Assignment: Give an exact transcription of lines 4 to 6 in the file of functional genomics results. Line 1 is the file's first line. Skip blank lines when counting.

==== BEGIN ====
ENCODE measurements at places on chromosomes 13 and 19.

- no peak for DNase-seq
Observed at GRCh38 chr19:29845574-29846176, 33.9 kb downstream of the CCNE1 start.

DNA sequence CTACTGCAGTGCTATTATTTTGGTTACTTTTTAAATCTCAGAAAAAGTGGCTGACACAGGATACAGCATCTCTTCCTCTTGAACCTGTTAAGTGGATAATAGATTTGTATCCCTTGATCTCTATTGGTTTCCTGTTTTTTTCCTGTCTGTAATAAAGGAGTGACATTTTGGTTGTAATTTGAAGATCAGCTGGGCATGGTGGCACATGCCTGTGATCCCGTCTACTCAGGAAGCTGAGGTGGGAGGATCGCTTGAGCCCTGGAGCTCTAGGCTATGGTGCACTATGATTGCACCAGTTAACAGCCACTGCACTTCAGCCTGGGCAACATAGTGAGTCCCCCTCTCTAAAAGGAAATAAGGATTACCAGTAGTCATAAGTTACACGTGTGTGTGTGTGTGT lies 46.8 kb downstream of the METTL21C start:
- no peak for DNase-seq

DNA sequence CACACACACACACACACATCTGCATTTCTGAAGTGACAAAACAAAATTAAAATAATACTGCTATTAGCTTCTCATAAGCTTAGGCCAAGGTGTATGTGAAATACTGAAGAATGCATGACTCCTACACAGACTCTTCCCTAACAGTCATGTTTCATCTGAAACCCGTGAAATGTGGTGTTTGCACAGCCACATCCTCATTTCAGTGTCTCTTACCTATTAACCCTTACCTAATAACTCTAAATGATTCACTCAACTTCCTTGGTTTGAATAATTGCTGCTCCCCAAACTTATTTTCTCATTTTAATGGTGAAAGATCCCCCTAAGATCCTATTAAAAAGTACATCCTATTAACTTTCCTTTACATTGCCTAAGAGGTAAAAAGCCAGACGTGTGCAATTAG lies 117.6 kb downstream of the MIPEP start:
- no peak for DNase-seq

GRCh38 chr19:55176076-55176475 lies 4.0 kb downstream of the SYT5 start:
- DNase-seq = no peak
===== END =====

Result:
DNA sequence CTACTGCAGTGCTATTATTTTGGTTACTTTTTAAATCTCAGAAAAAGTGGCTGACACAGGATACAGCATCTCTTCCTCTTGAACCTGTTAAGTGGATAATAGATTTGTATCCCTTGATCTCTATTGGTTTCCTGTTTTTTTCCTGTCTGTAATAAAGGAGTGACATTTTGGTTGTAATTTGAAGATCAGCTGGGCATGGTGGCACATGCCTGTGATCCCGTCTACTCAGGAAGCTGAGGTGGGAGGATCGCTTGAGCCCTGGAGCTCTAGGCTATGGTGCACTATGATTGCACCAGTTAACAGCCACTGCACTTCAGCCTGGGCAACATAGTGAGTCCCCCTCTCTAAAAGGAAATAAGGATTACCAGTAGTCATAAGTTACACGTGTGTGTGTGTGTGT lies 46.8 kb downstream of the METTL21C start:
- no peak for DNase-seq

DNA sequence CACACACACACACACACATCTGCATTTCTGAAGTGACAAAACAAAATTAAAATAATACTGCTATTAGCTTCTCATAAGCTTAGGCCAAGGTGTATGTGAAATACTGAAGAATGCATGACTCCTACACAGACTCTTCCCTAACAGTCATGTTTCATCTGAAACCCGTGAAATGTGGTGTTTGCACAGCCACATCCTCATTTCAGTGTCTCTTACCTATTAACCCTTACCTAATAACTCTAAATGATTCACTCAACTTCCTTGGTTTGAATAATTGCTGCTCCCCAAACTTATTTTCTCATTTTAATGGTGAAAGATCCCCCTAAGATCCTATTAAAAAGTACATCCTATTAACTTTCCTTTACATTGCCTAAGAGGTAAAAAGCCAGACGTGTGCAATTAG lies 117.6 kb downstream of the MIPEP start: